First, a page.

Other Research Projects

Toxin - Antitoxin Research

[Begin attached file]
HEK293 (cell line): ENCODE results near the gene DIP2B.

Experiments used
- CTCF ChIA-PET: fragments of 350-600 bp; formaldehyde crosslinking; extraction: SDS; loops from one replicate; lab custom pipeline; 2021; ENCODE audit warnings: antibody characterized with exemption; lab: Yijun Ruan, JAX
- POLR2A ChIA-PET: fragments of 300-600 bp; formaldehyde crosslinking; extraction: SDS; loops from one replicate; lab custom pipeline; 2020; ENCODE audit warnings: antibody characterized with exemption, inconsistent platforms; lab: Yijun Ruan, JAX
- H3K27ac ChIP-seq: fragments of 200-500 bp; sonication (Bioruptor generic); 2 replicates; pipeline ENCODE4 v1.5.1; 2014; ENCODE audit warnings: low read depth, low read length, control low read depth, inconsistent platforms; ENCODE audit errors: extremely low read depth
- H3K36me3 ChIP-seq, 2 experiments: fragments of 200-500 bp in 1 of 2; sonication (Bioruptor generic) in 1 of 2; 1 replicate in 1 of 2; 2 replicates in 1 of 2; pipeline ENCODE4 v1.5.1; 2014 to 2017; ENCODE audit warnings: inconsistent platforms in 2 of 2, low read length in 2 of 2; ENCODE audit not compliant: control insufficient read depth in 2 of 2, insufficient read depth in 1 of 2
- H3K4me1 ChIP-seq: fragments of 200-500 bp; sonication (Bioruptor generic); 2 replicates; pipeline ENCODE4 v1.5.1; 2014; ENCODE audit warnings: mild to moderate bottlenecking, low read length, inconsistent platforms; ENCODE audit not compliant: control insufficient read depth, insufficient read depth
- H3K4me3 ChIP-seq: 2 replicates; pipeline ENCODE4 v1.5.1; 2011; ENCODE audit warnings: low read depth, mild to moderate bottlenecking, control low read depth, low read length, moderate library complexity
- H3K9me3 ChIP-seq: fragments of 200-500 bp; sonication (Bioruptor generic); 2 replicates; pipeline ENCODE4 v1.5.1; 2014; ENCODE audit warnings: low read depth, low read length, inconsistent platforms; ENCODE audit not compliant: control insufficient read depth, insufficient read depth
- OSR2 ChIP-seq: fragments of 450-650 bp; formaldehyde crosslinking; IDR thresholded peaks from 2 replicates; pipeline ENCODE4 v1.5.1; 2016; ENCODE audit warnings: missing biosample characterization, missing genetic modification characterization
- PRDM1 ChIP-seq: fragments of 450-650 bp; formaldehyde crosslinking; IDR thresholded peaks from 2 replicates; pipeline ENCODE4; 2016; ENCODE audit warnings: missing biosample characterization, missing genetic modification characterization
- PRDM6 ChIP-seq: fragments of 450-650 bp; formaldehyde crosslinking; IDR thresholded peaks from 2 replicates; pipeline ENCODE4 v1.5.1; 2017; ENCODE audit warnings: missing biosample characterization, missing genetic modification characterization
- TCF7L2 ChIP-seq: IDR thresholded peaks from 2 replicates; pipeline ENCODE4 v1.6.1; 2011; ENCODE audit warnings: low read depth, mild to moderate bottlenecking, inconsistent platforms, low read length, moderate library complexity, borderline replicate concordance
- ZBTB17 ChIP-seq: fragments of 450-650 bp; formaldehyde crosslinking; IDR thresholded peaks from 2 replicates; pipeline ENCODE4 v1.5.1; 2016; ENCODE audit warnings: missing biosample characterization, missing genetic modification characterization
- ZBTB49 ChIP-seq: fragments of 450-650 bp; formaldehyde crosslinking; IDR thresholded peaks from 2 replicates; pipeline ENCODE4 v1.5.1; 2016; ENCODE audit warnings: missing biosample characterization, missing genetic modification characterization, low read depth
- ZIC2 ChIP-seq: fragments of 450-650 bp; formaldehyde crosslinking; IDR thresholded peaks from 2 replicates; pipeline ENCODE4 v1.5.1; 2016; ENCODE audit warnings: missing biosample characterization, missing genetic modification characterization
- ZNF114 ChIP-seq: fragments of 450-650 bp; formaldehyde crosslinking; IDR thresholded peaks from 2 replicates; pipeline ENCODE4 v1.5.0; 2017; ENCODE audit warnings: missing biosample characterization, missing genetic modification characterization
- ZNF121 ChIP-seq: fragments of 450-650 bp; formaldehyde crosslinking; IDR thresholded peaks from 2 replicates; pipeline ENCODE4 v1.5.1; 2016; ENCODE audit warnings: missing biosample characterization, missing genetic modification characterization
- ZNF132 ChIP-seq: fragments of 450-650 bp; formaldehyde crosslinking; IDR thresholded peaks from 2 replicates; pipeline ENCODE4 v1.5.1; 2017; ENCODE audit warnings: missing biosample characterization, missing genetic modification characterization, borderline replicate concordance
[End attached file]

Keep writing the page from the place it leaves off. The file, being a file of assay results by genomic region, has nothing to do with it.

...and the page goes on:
The Toxin-Antitoxin system is one of the three primitive defense mechanisms found in bacteria against viral or phage DNA/RNA. When the bacterial cell encounters stressful conditions, the antitoxin is often selectively degraded. This allows the toxin to exhibit its activity leading to growth arrest, dormancy or suicide to save the rest of the colony.Bacteria and archaea use unique classes of defense mechanism against viral or other foreign DNA. Examples include passive resistance based on variation of virus receptors and active defense such as immunity, dormancy induction and programmed cell death. Unlike passive resistance, functional active immunity systems depend on the ability to distinguish the genomes of invaders from the host genome and incapacitating the intruder DNA. The best-characterized innate immunity systems are the extremely numerous and diverse restriction-modification (RM) modules that employ methylation to the host genomic DNA, protecting it, while the restriction enzyme cleaves any unmodified foreign DNA indiscriminately. The adaptive immunity systems in bacteria are represented by the CRISPR/CAS system (clustered regularly interspaced short palindromic repeats/CRISPR-associated genes), incorporating pieces of foreign genetic information into the host genome and attacking invaders specifically upon new encounters using the cognate guide RNAs. An additional major type of active defense system through induction of dormancy or programmed cell death in response to infection is represented by the numerous and enormously diverse toxin-antitoxin (TA) systems. In this type of defense, infection disrupts the balance between toxin and antitoxin, resulting in activation of the toxin that leads to the abrogation of central cellular functions. Genes for toxin-antitoxin (TA) complexes are widely disseminated in bacteria, including in pathogenic and antibiotic-resistant species.